How does a hackathon work?

A hackathon is a creative process where programmers try to create a solution based on a challenge put to them in a certain amount of time, usually 24 - 48 hours. The concept is not unique to the open data, having come from computer programming community around 20 years ago.

A hackathon is a design sprint in which computer programmers, often joined by designers, analysts, researchers (and other subject matter experts and people from other disciplines based on the theme and context) collaborate to build a software and/or hardware solution, usually based around a set focus, industry, technology or technique.

Within open data initiatives, hackathons are particularly useful as explorations into what end-user tools can house a dataset or a group of related datasets. For example, to follow through the other forms of engagement, if a unconference focussed on mobility revealed the need for real time public transport information, and a dataquest around public transport data from a city revealed that bus transport data and buses as a mode of transport are of particular interest to citizens, a hackathon may see a team of transport experts, programmers and designers building a "where is my bus" app which citizens can download on their mobile phones, and which serves them real-time bud route, timing and location information.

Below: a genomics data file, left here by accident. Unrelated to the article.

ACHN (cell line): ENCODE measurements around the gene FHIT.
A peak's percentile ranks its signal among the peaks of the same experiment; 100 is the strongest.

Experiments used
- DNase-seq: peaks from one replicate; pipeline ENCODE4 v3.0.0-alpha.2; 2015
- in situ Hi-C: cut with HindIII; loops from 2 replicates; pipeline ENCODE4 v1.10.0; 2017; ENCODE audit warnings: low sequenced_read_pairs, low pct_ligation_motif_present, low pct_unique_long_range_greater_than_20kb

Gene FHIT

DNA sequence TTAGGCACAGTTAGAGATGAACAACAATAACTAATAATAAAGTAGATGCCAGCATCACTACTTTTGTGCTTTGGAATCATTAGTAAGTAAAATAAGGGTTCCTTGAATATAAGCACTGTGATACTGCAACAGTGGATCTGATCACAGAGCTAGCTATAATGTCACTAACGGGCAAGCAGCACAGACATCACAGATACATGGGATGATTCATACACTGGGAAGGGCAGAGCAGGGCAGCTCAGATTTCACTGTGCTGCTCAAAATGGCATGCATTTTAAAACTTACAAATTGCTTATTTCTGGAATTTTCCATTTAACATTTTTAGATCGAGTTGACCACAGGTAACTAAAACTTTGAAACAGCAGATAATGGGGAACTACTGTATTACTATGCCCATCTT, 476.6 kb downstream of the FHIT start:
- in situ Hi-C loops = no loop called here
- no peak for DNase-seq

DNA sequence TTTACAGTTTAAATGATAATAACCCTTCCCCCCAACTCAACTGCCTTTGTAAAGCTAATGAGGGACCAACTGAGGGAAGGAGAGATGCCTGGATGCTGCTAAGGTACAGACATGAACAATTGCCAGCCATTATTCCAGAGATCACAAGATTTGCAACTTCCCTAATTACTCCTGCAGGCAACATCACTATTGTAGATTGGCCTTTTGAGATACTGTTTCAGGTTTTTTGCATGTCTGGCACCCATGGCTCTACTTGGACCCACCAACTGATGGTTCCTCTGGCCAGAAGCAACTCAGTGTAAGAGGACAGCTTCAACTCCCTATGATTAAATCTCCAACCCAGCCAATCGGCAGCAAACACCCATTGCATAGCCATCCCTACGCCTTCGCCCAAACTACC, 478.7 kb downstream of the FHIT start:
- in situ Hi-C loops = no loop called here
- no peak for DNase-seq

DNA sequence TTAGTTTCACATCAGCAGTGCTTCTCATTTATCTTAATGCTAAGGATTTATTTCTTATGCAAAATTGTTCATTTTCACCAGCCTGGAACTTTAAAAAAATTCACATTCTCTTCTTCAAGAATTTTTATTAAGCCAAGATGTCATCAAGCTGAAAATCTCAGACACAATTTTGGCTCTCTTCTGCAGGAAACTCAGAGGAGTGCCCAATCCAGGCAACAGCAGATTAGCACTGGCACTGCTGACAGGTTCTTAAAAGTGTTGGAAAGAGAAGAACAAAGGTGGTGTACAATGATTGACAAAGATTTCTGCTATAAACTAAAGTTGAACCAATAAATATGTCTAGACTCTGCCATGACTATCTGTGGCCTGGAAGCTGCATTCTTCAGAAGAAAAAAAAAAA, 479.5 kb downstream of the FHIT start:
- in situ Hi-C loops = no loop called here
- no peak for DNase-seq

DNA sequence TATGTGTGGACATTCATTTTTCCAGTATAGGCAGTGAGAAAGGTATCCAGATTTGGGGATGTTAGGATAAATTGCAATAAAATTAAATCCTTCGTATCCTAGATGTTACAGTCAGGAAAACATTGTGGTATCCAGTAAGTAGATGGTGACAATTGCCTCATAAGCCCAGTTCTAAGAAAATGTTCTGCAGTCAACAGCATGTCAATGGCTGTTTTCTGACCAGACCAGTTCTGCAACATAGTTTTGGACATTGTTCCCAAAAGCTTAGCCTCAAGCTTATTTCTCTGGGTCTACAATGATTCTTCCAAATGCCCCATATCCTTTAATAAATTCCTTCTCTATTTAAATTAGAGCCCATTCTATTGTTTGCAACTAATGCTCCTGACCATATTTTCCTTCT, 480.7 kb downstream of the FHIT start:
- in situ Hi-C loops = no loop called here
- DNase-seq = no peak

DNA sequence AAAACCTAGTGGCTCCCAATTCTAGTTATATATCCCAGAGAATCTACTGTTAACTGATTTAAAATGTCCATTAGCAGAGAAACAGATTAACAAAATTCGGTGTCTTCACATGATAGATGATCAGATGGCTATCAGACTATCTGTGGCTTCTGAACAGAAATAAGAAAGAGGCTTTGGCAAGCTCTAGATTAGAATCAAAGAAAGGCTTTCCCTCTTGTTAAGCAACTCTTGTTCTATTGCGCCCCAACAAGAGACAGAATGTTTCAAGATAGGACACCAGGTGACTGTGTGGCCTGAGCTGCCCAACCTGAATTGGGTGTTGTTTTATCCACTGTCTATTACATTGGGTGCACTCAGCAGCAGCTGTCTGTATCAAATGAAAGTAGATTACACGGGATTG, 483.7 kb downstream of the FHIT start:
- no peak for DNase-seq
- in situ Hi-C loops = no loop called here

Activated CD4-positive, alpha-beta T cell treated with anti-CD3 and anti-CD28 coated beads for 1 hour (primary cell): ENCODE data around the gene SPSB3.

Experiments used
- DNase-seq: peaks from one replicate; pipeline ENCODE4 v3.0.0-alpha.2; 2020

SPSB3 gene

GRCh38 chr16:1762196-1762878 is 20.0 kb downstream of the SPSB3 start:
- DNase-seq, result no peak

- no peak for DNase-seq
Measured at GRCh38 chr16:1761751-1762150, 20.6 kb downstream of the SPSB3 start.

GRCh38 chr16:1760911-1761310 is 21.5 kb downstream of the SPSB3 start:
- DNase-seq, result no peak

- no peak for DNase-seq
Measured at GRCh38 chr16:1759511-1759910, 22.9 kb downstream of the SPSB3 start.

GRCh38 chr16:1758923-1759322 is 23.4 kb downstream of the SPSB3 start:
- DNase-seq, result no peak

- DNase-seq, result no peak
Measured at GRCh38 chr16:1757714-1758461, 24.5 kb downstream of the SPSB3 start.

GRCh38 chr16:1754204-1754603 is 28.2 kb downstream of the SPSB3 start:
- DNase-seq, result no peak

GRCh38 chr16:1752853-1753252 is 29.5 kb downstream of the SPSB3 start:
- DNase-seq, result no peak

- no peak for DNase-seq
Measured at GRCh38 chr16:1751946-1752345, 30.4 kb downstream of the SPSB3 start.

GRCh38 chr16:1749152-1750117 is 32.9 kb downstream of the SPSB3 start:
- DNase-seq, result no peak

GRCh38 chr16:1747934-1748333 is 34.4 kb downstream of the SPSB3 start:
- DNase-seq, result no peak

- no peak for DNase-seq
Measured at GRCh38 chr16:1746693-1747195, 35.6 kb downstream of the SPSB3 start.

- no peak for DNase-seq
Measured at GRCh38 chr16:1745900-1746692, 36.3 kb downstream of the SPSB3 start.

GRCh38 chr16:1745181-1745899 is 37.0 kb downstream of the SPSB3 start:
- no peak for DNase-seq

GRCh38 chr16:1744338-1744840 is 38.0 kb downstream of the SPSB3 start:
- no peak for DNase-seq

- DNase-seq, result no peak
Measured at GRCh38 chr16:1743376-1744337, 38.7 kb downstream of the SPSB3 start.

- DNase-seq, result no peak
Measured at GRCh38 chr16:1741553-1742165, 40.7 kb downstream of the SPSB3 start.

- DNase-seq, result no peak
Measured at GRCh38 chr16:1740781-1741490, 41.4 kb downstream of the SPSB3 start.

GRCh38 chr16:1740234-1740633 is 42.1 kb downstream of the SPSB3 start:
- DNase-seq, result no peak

The video below is of a hackathon held for the Open Government National Open Data Portal with the Department of Public Service and Administration in 2015.

The outcome.

Hackathons should be fun, high energy events that drive public engagement with civic data and information, and get attendees to put themselves in the shoes of a resident of the city and try to identify with, and solve for, their problems. Every now and then a useful solution will come out of a hackathon, but this will usually then require a lot of support and resources post the hackathon if it is to reach fruition. As in the case of a dataquest, understanding and insight into potential use cases for public information and data, and the civic interaction and engagement at an open data hackathon are likely to have more impact that the actual solutions created.